You'll basically have 4 options: Using Processing/Java with a sonmicro reader, using Python+twisted with a sonmicro reader, using Python+twisted with a tikitag reader, or setup an rfid-to-OSC gateway to receive RFID signals in any OSC-capable program.
We'll use the `fizzjik` library which contains an implementation of the Sonmicro serial protocol. Ask 22661 or 24879 about this! We're excited if you want to go this way: using twisted+python is a viable and very stable option for doing RFID interaction, and at Mediamatic we find it the preferred way of developing applications.
Programs that were made with python+twisted and which source code can be inspected (on request):
- The IkPoll interactive polling stations.
- The new IkCam application.
- IkTag Registration Desk.
- The IkDisplay realtime backchannel.
The RFID-to-OSC gateway
- install the driver for the reader (if needed, see below)
- compile the rfid2osc gateway
- start the gateway and run the test program
- start implementing your client program!
What is OSC? From wikipedia: "OpenSoundControl (OSC) is a protocol for communication among computers, sound synthesizers, and other multimedia devices that are optimized for modern networking technology." It is a protocol for which many libraries are available for almost any programming language imaginable. It is especially popular with new media artists and programmers, for its ease of implementation.
The gateway handles input of either of the two different rfid interfacing programs ('acr122' and 'sonmicro-mifare'), and interpret its output, converting it into OSC messages which make more sense to the programmer. The OSC client program listens on the port the gateway sends to, and thus receives messages about tags entering and exiting the RF-field of the reader. The nice thing is that you can run multiple gateways at once, which can then all talk to the same client. This way support for multiple readers is very easily established.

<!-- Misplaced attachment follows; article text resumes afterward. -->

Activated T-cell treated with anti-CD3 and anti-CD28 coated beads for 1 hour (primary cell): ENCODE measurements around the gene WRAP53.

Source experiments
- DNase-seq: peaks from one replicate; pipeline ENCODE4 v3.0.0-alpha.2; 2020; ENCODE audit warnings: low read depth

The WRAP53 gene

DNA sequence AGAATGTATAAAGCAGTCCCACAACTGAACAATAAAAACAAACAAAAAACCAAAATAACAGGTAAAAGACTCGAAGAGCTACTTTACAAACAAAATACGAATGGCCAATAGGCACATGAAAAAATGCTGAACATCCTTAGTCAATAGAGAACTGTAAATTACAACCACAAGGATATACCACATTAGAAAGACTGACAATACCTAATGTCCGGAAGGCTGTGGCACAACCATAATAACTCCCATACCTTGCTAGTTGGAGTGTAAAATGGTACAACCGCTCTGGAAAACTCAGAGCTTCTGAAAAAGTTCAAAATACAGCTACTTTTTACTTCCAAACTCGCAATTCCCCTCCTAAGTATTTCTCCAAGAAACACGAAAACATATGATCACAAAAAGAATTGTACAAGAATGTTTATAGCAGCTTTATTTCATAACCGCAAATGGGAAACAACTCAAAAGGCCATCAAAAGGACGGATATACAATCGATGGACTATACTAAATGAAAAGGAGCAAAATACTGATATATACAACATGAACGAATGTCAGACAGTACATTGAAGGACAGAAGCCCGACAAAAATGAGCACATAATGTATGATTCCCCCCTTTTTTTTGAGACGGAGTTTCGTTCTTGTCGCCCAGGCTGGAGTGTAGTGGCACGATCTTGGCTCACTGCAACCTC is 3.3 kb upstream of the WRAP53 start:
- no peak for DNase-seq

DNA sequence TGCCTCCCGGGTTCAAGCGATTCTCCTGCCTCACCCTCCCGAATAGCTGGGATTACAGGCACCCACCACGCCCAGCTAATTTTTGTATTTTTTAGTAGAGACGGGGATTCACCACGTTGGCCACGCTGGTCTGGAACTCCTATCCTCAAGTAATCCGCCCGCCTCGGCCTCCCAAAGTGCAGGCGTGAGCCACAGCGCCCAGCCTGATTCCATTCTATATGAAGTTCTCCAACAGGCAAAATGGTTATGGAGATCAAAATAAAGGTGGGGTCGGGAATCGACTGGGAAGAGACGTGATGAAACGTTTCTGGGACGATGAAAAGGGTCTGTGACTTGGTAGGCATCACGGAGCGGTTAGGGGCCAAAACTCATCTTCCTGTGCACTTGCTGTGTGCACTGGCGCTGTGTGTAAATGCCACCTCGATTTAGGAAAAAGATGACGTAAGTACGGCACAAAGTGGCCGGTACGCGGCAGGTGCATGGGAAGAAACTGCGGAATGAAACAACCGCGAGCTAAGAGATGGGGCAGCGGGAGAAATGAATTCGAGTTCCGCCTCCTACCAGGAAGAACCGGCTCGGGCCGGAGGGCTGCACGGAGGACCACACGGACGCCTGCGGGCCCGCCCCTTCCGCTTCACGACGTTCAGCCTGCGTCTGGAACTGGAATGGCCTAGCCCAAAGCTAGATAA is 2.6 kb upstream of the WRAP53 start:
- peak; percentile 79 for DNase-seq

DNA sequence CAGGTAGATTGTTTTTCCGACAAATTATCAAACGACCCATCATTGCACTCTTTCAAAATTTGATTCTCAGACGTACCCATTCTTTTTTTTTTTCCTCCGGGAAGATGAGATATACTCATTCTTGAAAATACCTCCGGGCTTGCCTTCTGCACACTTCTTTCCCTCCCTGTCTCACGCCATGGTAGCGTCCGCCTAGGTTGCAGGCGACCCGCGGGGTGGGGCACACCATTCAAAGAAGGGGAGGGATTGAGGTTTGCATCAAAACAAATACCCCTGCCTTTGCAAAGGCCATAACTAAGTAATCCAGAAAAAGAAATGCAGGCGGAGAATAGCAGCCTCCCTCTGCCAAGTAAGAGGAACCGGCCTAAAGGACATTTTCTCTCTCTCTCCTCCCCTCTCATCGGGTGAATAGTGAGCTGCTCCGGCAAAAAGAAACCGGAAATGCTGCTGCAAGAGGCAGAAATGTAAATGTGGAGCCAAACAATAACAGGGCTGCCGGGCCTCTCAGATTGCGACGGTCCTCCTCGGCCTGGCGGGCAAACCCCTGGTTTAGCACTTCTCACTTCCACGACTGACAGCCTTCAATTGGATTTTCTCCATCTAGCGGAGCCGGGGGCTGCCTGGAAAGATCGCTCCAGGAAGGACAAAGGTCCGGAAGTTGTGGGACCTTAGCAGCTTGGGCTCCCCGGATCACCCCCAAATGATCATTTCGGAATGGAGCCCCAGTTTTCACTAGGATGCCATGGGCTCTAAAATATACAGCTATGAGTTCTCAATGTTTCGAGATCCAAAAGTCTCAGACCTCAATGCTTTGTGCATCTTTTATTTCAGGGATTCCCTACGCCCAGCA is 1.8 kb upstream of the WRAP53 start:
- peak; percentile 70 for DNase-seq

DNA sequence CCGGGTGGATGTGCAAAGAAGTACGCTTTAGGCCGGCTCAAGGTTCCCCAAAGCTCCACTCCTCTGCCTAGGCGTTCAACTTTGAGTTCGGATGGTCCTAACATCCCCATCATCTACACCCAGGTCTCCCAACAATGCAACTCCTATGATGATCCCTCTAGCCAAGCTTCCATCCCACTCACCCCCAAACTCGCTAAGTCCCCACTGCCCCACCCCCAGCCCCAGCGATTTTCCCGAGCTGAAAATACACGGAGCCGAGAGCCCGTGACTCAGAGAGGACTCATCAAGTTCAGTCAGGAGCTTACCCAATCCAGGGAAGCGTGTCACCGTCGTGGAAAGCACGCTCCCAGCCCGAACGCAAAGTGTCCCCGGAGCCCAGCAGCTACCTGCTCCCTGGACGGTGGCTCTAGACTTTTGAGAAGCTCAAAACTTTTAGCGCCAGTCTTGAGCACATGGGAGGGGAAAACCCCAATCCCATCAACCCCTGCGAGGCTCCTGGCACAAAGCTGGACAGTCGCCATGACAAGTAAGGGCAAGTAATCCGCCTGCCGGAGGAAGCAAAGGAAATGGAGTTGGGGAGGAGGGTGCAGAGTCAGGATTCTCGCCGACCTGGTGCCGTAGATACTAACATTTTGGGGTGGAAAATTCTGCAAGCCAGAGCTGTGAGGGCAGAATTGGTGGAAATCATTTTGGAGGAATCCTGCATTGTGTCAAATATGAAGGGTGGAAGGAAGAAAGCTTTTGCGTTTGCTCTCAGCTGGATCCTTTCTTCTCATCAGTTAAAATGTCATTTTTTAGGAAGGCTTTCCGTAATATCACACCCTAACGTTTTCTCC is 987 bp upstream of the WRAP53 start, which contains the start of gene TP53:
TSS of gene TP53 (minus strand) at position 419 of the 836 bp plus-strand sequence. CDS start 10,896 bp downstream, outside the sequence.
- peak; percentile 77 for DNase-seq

Compiling the gateway
On Mac, you'll need to install the liblo library, from liblo.sourceforge.net/
Installing is simply ./configure && make && sudo make install, which will install it in /usr/local.
After that, you can use 'make' in the rfid2osc folder to build the gateway.
Linux users: apt-get install liblo0-dev.
The tools are located in the Picnic repository from the Mediamatic subversion. The example presumes that you have the programs compiled and the necesary requirements installed. The gateway connects to localhost on port 7007 by default.
To get a simple gateway up for a Sonmicro USB reader:
cd $HOME/src/picnic/tools/ rfidtools/sonmicro-mifare /dev/tty.usbserial-A3Q6MSXI | rfid2osc/rfid2osc
Testing the gateway:
cd $HOME/src/picnic/tools/rfid2osc ./osc_receive.py
To get a simple gateway for an ACR122 reader:
cd $HOME/src/picnic/tools/ rfidtools/acr122 | rfid2osc/rfid2osc
Note: there is no way (yet!) to identity multiple ACR122 readers!
cd $HOME/src/picnic/tools/ rfidtools/acr122 | rfid2osc/rfid2osc --id reader-A & rfidtools/sonmicro-mifare | rfid2osc/rfid2osc --id reader-B &
Readers & Drivers
The sonmicro readers in use are SM-132 modules, which are basically the same as serial readers (the SM-130 module) but with a serial-to-usb converter chip in front of it. On linux, it "just works"; the device is recognized as /dev/ttyUSB<x>.
On mac, you need a driver for the FTDI chip, FTDIUSBSerialDriver_v2_2_8.dmg. After installation the reader shows up as a serial port, something like /dev/tty.usbserial-XXXXXX where the X'es are the reader's serial number.
On windows, you'll need a driver from www.ftdichip.com/FTDrivers.htm. After installation the reader shows up as a serial port, usually COM3.
Once the drivers are installed, you can execute the 'sonmicro-mifare' script in the picnic/tools/readmifare folder. The first argument to this program is the serial port where the module is located.
Note that the sonmicro-mifare script is a Perl script which requires the Device::SerialPort module.
You can get it here: docs.mediamatic.nl/picnic/hackerscamp-archive/camp07/Device-SerialPort-1.002.tar
The ACR122 readers, provided by Tikitag, are shiny white boxes which act like smart card readers. On mac it works out of the box, but on Linux you'll need the pcscd daemon, which can easily be apt-get install'ed. Linux users need to install wine-dev libpcsclite-dev pcscd as well!!
After that you'll need our acr122 program, which is located in the tools/rfidtools folder in the Picnic repository. You can compile it using make -f Makefile.darwin on Mac, or make -f Makefile.linux on Linux. Windows is not supported at the moment.